There is a bit of an extra twist with all methods that use reduction of water activity to make a food shelf stable (these include dehydration, or jam cooking): since molds need less wetness than bacteria, your food can become unsafe through mold. This is usually not included in safety calculations, you just consider your shelf-stable food safe until you visually see the mold, at which point it is unsafe.

  1. You cannot predict whether a given recipe will produce a shelf stable food. The only way to know is through testing.

It doesn't matter how many parameters you use for the prediction, the process is too complicated to be described mathematically. So any recipe which purports to produce shelf stable food has either been tested "naturally" (by having been used under unchanged conditions for centuries) or in a lab. Note that you cannot make tests for safety yourself - just because something did not make you sick once, or twice, or 100 times, it doesn't meet the criteria for safety.

So, you cannot just pick any food you like, dehydrate it at some temperature, and declare it safe. Nor can you calculate a combination of dehydration time and temperature which is certain to make it safe. You have to find recipes which are either very specific (e.g. someone created a recipe for dehydrated stew that was tested to be safe, and it will have to cover everything including the exact ingredients, stew cooking method, and dehydration method) or apply to a class of foods with known wide safety margin for dehydration (it is pretty easy to make fruit safe by dehydration).

To answer your question directly:

I want an estimated for how long they are safe

The literal answer here is: 2 hours. For any longer duration, you have to use a known recipe that has been designed and tested for safety, and it is impossible to make up that recipe by yourself.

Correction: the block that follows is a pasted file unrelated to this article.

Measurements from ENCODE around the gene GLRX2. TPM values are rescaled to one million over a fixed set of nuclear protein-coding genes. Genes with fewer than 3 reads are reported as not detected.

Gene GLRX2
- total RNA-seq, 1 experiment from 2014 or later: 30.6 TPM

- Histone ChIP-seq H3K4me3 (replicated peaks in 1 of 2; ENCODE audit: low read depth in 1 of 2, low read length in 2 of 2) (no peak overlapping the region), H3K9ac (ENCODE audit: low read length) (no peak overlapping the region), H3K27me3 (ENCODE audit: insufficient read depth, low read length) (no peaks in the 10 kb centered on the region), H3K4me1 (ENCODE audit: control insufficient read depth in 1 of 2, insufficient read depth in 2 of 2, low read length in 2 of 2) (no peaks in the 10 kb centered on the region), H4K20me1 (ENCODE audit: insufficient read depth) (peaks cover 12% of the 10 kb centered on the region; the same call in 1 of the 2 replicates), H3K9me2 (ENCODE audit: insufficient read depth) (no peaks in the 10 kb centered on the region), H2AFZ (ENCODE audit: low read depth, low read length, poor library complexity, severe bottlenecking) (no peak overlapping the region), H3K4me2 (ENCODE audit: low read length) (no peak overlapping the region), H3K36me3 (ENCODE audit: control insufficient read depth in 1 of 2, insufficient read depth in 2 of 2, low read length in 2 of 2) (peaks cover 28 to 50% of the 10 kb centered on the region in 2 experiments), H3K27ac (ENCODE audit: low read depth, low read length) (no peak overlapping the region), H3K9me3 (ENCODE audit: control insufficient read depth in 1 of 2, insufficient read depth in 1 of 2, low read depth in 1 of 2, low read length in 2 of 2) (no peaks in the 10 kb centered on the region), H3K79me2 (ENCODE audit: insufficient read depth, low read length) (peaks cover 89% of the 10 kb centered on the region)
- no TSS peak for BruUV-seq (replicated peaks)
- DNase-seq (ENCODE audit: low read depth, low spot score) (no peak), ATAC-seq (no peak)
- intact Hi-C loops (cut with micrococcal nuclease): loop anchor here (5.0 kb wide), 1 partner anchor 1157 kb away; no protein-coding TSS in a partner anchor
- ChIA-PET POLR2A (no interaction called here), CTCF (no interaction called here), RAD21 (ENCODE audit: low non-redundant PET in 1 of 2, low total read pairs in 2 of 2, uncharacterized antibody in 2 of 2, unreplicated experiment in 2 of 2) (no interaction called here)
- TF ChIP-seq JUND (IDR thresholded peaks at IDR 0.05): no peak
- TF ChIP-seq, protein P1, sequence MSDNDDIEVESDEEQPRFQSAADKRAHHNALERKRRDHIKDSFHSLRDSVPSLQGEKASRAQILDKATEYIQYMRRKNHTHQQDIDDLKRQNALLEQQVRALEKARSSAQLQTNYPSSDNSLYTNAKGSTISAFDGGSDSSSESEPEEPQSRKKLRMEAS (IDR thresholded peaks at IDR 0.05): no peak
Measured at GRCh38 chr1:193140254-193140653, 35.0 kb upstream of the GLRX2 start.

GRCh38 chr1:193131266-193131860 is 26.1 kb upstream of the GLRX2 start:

• You put a lot of effort into writing a detailed answer for which I am thankful for. But your answer did not help a single bit because I ask this question because I know that shelf life/foot safety isn't an easy linear equation. Additionally both your points aren't solid. Food stability is a matter of how fast certain chemical process inside/on the food take place and can be influenced by different environmental conditions. Which makes it predictable and not truly binary as certain exposure to mold/bacteria is safe.
    – GittingGud
    Commented Jul 2, 2019 at 11:07
  • The problem is that food safety is not a matter of a chemical process. It is a regulatory matter based on knowledge derived from microbiology. Putting up a mathematical model that would predict the growth of bacteria in your food has roughly the same complexity as putting up a weather model that will predict the chance of rain in your city for a certain day - and if you are aware how difficult this is, you will understand why no one does it for food. The answer you are looking for does not exist, that's why I gave you the answer dictated by safety experts.
    – rumtscho
    Commented Jul 2, 2019 at 11:38
  • Your interpretation of food safety is the legal aspect of it. My interpretation, or my question which is the topic here, is about how long dehydrated food will be good for before I get health problems which can be answered and if you do not know the answer to it than don't answer. I do not want to commercially sell the food I want to eat it while sitting in the dirt on a trekking trip.
    – GittingGud
    Commented Jul 2, 2019 at 11:45
  • @GittingGud I watched the youtube video you linked earlier. I wouldn't eat the stuff that came straight out of the dehydrator. Certainly not a few days later. Nobody here can tell you if you will get health problems or when. This really is the most sane answer one can give on the internet, which will be read by many people.
    – Johannes_B
    Commented Jul 3, 2019 at 4:50
  • @GittingGud Again, your interpretation is not answerable. Writing an authorative answer to it will require a long-term research project costing many millions (and still won't apply to a similar problem with slightly different parameters) and any speculation on it is not allowed on the site.
    – rumtscho
    Commented Jul 3, 2019 at 7:15